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Claire Keen1, Emilia Janca1, Melissa Willoughby1,2, Annie Carter1,2
1Justice Health Unit, Centre for Health Equity, Melbourne School of Population and Global Health, University of Melbourne, Parkville, Victoria, Australia
2Centre for Adolescent health, Murdoch Children’s Research Institute, Parkville, Victoria, Australia
The number of people in prison is growing around the world, often at a rate faster than population growth. Incarceration has been connected to poor health and social outcomes for both people who experience incarceration, and their families. As the prison population grows, the number of families with a family member who has experienced incarceration also grows rapidly. In the United States, almost one in two adults has a family member who has been incarcerated for at least one night.1,2 Thirty-four percent of young adults (aged 18-29) have had a parent incarcerated.1 More than half of the parents who are incarcerated are the primary breadwinners for their family.1 In Australia, 38% of people entering prisons have a child dependent on them for care.3 This figure rises to 50% when only women are considered.3
The health and well-being of children of incarcerated parents has been recognised as an issue of concern internationally. The Bangkok Rules, issued by the United Nations Office on Drugs and Crime, make recommendations to address the needs of children with incarcerated parents.4 The rules call for women who are incarcerated to have the opportunity to make arrangements for the needs of their children, including the possibility of a reasonable suspension of detention, taking into account the best interests of the children. The Rules also call for the need to recognise the central role of both parents in the lives of children, and to promote practices that address the physical, emotional, social and psychological development of babies and children affected by the imprisonment of either parent.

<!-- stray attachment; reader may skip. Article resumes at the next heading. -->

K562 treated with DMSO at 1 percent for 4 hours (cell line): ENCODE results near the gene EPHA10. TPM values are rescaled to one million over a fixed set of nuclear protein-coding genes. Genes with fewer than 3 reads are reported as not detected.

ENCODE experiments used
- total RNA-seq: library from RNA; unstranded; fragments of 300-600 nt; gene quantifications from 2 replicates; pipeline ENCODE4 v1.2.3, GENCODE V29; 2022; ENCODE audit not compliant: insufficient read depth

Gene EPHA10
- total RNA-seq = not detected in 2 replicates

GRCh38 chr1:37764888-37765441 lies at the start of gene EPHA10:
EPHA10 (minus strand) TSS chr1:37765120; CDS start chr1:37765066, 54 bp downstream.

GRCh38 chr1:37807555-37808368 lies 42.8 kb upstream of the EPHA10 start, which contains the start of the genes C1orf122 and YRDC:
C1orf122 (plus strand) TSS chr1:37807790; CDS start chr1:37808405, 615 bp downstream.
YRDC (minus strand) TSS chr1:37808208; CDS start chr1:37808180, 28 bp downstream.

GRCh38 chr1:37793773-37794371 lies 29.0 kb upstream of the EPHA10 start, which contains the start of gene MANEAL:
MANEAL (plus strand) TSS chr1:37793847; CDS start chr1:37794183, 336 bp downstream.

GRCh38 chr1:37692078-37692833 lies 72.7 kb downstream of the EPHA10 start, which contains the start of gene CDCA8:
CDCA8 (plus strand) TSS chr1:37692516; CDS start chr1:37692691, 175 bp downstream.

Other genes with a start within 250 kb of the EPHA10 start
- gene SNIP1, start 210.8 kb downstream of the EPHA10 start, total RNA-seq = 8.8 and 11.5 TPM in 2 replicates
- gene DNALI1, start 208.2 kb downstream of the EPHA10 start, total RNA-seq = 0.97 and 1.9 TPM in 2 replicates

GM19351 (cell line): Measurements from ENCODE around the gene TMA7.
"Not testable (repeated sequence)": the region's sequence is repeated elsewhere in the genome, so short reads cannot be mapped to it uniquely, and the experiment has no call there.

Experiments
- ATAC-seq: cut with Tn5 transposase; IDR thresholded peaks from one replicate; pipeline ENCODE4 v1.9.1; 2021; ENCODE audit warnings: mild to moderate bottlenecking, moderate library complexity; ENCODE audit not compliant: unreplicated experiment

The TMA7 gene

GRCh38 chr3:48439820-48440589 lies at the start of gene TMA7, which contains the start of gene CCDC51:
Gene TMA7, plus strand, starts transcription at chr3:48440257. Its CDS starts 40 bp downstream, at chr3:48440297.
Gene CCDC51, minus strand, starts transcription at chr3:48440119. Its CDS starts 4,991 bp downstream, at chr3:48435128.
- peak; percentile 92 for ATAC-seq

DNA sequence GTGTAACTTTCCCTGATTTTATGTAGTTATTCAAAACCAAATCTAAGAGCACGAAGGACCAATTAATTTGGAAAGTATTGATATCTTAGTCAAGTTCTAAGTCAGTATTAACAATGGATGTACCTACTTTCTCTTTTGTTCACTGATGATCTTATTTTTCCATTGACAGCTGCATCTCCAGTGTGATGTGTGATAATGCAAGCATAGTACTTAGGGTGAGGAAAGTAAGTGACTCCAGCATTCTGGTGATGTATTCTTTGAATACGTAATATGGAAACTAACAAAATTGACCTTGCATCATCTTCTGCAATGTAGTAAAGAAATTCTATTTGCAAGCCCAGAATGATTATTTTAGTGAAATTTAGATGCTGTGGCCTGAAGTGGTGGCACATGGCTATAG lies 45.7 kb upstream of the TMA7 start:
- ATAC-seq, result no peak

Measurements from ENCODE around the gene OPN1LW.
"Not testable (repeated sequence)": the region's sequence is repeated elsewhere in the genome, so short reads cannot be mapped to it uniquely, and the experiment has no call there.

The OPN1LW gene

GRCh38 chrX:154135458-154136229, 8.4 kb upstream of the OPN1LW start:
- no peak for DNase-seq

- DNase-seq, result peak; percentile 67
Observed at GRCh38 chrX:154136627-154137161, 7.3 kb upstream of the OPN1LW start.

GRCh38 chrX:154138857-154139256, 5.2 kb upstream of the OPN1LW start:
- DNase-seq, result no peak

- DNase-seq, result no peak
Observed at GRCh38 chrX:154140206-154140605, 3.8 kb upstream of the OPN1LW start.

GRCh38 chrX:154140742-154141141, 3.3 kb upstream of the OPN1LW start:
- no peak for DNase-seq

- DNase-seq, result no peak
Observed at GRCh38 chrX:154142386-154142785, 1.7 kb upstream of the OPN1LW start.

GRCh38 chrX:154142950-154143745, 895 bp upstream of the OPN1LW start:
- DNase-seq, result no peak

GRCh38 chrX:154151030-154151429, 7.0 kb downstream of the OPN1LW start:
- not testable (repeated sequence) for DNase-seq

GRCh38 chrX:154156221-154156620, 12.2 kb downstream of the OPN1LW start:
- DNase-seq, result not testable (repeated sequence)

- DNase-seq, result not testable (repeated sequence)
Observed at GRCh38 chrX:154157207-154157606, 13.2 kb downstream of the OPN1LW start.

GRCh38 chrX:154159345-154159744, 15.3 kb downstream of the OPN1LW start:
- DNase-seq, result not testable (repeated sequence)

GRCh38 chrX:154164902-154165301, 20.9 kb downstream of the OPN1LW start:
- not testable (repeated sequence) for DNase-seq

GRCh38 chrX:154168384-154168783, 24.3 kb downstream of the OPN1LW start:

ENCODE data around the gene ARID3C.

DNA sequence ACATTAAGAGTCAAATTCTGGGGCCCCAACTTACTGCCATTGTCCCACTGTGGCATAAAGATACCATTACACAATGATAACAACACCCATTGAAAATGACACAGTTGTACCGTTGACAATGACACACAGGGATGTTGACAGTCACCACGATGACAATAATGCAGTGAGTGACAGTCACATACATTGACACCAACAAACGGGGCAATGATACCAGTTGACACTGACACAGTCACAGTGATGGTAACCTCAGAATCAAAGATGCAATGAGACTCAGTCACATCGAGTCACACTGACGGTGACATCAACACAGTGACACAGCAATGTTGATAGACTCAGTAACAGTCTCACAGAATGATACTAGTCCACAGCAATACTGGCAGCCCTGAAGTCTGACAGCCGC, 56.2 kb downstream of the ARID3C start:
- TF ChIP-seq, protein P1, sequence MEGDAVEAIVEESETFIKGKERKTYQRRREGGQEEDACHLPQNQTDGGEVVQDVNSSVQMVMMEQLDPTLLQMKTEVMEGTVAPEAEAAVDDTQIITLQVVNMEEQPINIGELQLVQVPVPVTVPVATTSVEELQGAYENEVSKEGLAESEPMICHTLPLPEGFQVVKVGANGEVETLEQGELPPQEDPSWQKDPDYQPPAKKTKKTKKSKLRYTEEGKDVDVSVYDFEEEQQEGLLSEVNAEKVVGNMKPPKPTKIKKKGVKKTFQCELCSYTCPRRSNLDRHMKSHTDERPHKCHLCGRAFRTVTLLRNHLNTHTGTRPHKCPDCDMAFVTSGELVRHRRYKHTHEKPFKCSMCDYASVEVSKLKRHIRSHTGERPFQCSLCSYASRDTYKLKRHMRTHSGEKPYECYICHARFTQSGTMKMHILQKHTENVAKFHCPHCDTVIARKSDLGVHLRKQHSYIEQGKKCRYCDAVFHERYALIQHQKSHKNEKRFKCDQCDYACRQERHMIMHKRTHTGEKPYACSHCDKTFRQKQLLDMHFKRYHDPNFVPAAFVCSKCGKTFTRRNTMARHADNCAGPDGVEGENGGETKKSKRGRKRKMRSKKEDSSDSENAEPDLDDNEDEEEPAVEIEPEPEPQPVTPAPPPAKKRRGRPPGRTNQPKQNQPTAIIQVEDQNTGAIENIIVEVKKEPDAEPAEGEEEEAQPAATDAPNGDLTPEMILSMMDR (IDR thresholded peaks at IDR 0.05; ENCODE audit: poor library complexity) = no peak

Despite being published in 2010, very little is known about the extent to which the Bangkok Rules and their guidelines have been implemented by countries, if at all. However, there is evidence that incarceration negatively impacts the health and wellbeing of the families of those incarcerated, particularly children.
Children living in the community with incarcerated parents are more likely than those without incarcerated parents to exhibit behavioural problems 5 and low self-esteem 6 and experience traumatic separation, unstable childcare arrangements 7, and reduced income or employment opportunities. Children living in the community with incarcerated parents are also more likely to be detained as a youth and incarcerated as an adult, continuing the intergenerational cycle of social exclusion and entrenched disadvantage.8